(Received 27 July 1992; accepted 30 November 1992)
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Product tampering crime has become more common over the last ten years, with a single documented event often triggering an avalanche of false alarms, copycat cases, tampering threats, and falsified reports of suspected tampering. Cyanide has seen widespread use as the toxic agent in many instances of product tampering, and is potentially the most lethal of all agents used. Ingestion of cyanide through tampered food, drink or drug has resulted in the deaths of at least 14 people in the last ten years. This paper reviews prominent tampering incidents, examines their common features, notes the propensity for copycat cases, and discusses apparent motives for product tampering, threats of tampering and falsified incidents. The identification of three prominent cyanide tampering incidents (two in Seattle, one in Chicago) is discussed, and the importance of requesting appropriate toxicological tests is discussed. Potential motives include terrorism, sabotage, homicide, insurance fraud, malicious mischief, and attention seeking. The limitations of tamper-evident packaging are noted.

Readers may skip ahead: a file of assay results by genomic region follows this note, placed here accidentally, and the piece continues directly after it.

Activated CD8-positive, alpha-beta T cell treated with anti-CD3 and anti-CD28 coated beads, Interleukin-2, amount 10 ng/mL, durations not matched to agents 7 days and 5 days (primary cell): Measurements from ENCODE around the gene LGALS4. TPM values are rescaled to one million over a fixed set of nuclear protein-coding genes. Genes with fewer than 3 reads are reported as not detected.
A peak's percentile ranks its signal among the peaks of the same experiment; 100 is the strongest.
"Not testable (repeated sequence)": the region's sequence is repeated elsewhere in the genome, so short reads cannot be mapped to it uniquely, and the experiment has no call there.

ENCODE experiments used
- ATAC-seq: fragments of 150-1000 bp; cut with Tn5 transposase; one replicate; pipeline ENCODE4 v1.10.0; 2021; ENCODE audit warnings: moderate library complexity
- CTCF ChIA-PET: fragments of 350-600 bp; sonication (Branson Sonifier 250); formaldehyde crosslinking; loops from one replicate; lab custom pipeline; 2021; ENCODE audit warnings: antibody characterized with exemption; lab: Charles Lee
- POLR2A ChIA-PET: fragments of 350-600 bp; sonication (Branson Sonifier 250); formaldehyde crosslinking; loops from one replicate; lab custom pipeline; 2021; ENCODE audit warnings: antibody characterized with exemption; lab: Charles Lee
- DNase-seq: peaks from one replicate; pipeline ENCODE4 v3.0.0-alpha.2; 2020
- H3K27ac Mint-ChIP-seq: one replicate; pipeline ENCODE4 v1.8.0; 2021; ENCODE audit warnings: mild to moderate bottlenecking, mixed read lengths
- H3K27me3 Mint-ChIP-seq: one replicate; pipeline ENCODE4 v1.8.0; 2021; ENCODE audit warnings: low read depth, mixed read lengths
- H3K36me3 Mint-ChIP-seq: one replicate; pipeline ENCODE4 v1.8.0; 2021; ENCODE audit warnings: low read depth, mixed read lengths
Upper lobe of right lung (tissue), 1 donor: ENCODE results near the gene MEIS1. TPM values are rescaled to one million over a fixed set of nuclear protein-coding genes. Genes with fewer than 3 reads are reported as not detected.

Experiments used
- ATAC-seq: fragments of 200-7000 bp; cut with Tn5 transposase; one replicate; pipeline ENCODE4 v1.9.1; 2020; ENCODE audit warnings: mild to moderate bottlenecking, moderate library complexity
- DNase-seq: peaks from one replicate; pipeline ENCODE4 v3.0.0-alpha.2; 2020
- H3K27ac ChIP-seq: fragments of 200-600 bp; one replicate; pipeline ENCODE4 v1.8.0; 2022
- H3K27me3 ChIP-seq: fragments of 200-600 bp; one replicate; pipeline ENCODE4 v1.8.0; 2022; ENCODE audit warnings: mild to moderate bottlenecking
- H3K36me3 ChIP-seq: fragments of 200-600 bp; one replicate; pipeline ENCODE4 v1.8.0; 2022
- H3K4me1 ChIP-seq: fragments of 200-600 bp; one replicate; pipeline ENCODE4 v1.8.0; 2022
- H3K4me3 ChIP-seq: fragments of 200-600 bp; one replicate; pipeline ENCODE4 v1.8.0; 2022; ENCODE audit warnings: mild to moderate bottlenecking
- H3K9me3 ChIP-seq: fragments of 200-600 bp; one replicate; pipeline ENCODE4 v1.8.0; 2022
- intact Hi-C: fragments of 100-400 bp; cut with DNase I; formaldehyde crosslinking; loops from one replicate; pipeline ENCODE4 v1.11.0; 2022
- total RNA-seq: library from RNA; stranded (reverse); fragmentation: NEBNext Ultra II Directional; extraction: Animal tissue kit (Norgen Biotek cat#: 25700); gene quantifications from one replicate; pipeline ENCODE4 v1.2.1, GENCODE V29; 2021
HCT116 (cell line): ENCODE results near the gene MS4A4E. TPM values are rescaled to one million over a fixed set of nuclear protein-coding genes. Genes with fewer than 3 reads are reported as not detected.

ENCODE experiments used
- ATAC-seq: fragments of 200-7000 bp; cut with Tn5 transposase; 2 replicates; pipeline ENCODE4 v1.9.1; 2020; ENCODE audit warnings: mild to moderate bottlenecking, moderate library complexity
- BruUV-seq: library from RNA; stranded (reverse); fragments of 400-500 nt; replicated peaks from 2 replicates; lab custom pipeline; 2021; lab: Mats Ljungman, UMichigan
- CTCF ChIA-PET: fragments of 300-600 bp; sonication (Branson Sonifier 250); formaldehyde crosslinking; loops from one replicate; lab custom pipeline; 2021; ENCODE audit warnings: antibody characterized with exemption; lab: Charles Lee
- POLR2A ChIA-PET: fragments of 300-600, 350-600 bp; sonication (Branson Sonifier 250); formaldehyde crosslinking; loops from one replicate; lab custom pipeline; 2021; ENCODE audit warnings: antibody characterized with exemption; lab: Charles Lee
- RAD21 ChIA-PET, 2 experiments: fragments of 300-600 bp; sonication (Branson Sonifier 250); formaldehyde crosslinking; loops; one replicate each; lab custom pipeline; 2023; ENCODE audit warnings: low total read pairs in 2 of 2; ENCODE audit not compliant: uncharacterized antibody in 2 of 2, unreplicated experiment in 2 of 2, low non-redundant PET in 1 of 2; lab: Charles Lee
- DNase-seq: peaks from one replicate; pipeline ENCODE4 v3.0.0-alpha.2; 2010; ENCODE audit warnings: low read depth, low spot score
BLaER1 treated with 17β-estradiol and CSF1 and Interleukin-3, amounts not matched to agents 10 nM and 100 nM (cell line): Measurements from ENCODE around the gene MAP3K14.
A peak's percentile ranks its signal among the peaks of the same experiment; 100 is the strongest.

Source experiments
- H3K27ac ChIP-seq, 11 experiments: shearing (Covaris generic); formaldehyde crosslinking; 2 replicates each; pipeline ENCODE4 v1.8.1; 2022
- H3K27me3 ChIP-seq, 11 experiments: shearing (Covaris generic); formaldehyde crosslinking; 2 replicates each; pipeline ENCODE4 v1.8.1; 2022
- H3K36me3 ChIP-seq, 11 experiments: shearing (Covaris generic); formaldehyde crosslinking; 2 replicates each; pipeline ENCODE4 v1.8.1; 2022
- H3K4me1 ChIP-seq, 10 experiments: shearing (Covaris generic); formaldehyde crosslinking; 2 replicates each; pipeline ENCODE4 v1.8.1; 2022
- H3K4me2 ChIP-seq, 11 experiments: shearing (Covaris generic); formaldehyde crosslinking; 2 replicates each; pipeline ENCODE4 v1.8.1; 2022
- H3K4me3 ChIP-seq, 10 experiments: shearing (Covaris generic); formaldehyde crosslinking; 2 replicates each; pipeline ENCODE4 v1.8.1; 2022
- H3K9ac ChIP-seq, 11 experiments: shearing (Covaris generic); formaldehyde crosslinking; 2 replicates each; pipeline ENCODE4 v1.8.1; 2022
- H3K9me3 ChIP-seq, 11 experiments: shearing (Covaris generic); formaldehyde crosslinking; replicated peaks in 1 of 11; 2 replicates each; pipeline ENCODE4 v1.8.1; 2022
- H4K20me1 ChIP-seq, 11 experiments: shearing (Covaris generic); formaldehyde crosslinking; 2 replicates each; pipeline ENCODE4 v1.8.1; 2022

Washington State Toxicologist, Washington State Toxicology Laboratory, Department of Laboratory Medicine, University of Washington, Seattle, WA
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